Topic: A Fresh Take on a 1934 ‘Murder’
A gruesome murder has been committed on a train in the middle of the night. Only 13 occupants of the carriage could have committed the dastardly deed. Was it a) the Russian princess; b) the American widow; c) the English governess; or d) the Hungarian count? Or any of the nine other multinational posh people and their servants rubbing shoulders on the luxury locomotive, snowbound in the middle of Eastern Europe, with a brilliant Belgian detective inconveniently in their midst?
Chances are this sounds familiar. It’s the setup for one of the most famous detective stories in the world: Agatha Christie’s 1934 novel “Murder on the Orient Express,” which has sold millions of copies. It was made into a sumptuous 1974 movie, directed by Sidney Lumet with the starriest of casts (Lauren Bacall, Sean Connery, Ingrid Bergman!). It has been adapted for television, stage and radio. There is a Japanese television version and a computer game.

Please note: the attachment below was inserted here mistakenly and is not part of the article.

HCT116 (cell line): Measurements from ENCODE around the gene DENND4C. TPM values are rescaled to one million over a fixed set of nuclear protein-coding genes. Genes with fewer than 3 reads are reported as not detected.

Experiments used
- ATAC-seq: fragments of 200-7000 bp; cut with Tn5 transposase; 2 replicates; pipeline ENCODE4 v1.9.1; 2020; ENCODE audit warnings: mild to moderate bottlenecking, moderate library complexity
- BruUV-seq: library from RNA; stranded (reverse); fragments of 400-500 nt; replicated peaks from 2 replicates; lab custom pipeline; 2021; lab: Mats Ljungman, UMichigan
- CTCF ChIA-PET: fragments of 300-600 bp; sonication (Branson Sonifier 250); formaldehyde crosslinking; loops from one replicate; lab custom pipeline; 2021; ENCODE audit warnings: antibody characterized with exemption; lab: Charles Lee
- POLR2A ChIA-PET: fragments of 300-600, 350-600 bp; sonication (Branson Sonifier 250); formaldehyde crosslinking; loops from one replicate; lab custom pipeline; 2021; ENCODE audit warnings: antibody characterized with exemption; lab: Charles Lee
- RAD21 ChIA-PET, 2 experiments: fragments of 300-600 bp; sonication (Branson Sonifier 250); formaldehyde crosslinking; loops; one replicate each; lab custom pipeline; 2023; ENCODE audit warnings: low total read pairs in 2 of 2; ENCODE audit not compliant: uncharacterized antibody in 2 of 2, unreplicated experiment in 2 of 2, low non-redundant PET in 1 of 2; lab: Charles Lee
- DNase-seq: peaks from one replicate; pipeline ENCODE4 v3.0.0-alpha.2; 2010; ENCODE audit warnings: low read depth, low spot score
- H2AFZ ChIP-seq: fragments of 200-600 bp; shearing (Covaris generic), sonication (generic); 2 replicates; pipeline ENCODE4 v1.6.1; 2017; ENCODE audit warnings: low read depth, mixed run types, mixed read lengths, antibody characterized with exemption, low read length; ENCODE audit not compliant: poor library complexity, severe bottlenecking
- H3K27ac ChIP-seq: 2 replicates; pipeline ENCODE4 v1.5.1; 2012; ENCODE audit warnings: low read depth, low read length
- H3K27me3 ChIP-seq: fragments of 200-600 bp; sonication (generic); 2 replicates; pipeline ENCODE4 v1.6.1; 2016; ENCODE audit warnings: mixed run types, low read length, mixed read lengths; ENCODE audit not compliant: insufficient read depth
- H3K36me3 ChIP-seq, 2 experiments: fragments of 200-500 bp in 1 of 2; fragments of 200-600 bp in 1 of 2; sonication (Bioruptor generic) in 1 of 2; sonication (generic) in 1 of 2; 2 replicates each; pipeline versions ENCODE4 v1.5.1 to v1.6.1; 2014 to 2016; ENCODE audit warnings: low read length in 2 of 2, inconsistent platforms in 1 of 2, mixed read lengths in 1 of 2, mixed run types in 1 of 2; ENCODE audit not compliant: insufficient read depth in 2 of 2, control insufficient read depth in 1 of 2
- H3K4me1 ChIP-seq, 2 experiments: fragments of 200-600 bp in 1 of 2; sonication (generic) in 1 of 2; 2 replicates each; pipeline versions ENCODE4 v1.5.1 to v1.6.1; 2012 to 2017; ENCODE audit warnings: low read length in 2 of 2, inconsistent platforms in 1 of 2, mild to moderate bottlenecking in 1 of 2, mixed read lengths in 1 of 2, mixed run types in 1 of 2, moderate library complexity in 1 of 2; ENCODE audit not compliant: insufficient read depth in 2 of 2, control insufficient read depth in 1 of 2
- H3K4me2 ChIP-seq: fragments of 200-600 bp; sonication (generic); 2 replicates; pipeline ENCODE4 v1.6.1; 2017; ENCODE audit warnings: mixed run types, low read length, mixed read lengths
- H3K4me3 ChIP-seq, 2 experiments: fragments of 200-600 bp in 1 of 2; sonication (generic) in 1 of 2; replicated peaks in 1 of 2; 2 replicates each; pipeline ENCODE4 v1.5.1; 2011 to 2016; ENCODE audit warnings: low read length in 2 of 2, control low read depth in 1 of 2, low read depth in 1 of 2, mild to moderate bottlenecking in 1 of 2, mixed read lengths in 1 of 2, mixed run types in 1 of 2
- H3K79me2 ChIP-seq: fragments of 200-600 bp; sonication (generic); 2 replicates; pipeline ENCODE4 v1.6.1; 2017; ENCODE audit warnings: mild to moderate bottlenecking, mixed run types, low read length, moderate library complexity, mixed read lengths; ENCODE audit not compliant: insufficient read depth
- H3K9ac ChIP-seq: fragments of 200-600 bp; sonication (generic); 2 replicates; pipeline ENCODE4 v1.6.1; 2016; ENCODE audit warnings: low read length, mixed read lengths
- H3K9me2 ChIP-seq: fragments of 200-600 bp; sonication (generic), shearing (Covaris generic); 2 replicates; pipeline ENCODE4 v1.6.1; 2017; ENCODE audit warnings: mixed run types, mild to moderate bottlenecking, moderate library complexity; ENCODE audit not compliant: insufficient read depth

All this meant that Kenneth Branagh, the director and star of the new film version, which opened in the United States on Friday with the starriest of casts (Johnny Depp, Michelle Pfeiffer, Penélope Cruz, Judi Dench!), had his own mystery to solve. How do you reinvent one of the world’s best-loved whodunits for a new era? Branagh’s solution was to modify, and sometimes entirely change, character and plot details in ways that may dismay purists but that he felt would give the piece a more contemporary resonance.
“There is always the thorny issue of who will know the plot and how can we divert them,” Branagh said in a telephone interview. “We knew we had to get people’s attention for a recalibrated character in Poirot,” Christie’s idiosyncratic Belgian detective.